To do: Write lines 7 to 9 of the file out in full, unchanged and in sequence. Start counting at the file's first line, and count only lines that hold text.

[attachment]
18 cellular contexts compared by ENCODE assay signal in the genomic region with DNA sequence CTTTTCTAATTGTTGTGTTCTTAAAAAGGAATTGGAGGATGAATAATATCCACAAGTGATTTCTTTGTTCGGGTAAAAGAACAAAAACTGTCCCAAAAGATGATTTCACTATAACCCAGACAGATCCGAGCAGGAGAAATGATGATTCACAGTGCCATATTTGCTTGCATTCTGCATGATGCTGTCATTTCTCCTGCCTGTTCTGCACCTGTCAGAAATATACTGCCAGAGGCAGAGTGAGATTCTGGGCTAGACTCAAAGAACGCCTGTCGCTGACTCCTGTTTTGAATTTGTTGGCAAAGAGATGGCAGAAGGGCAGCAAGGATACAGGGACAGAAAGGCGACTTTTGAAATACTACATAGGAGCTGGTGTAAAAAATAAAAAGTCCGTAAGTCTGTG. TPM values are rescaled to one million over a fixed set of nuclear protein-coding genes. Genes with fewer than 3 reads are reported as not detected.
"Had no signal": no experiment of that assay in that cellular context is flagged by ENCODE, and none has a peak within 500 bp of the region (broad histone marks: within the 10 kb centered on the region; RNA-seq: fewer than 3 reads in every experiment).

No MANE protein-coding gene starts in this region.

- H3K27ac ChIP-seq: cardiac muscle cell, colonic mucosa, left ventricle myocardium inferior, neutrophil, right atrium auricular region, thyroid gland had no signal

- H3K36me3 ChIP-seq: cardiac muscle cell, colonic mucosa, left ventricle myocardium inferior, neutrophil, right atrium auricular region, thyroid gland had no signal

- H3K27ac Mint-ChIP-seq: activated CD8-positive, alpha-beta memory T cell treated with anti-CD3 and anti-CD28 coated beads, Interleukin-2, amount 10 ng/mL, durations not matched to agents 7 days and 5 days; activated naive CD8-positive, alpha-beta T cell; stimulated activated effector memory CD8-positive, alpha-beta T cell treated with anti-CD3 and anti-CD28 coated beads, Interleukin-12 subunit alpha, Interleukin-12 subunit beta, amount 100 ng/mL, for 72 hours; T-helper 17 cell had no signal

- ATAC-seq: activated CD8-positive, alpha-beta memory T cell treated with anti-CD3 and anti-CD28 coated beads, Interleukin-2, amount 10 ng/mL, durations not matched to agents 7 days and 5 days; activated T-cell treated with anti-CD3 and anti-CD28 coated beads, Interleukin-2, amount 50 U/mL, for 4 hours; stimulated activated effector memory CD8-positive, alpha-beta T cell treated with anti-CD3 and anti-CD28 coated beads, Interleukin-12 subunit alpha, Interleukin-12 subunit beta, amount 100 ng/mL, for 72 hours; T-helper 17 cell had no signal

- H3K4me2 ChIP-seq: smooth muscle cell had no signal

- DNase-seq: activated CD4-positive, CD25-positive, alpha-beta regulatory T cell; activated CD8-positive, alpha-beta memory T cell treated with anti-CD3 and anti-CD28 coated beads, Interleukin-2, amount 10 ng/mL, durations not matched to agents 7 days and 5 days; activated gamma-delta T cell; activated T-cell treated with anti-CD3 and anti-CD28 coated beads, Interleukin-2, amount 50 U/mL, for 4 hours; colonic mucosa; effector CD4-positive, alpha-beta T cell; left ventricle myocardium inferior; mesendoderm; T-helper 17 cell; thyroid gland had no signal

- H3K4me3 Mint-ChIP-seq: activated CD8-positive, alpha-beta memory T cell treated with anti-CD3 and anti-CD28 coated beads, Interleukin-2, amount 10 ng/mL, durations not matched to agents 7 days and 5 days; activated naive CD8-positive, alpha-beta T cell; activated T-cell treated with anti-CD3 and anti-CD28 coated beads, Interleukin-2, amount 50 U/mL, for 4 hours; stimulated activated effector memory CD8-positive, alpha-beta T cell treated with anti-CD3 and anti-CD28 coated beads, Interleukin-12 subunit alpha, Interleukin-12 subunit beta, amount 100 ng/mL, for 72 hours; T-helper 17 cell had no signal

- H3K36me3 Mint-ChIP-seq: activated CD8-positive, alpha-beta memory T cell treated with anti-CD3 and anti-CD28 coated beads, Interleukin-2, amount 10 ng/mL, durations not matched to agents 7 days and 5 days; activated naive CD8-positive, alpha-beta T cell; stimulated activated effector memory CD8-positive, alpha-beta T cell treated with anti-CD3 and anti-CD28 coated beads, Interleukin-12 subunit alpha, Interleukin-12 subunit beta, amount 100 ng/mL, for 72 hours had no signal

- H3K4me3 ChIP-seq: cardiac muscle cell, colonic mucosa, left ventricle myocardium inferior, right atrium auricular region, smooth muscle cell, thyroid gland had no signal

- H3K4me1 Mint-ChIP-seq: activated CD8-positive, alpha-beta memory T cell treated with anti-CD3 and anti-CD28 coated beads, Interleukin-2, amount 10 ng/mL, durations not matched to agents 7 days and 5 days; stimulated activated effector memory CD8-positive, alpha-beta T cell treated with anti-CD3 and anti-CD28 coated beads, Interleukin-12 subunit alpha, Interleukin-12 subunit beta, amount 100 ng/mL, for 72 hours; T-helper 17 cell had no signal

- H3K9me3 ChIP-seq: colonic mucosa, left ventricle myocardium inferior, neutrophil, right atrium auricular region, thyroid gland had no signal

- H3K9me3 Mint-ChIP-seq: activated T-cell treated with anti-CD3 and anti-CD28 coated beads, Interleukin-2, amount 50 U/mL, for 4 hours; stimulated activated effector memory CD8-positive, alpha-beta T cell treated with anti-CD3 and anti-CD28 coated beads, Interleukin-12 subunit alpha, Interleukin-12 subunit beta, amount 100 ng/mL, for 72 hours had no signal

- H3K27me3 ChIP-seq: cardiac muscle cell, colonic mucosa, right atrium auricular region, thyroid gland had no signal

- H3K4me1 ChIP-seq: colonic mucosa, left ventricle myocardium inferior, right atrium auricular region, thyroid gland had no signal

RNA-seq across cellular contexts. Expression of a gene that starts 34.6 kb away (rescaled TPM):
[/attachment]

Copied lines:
- ATAC-seq: activated CD8-positive, alpha-beta memory T cell treated with anti-CD3 and anti-CD28 coated beads, Interleukin-2, amount 10 ng/mL, durations not matched to agents 7 days and 5 days; activated T-cell treated with anti-CD3 and anti-CD28 coated beads, Interleukin-2, amount 50 U/mL, for 4 hours; stimulated activated effector memory CD8-positive, alpha-beta T cell treated with anti-CD3 and anti-CD28 coated beads, Interleukin-12 subunit alpha, Interleukin-12 subunit beta, amount 100 ng/mL, for 72 hours; T-helper 17 cell had no signal

- H3K4me2 ChIP-seq: smooth muscle cell had no signal

- DNase-seq: activated CD4-positive, CD25-positive, alpha-beta regulatory T cell; activated CD8-positive, alpha-beta memory T cell treated with anti-CD3 and anti-CD28 coated beads, Interleukin-2, amount 10 ng/mL, durations not matched to agents 7 days and 5 days; activated gamma-delta T cell; activated T-cell treated with anti-CD3 and anti-CD28 coated beads, Interleukin-2, amount 50 U/mL, for 4 hours; colonic mucosa; effector CD4-positive, alpha-beta T cell; left ventricle myocardium inferior; mesendoderm; T-helper 17 cell; thyroid gland had no signal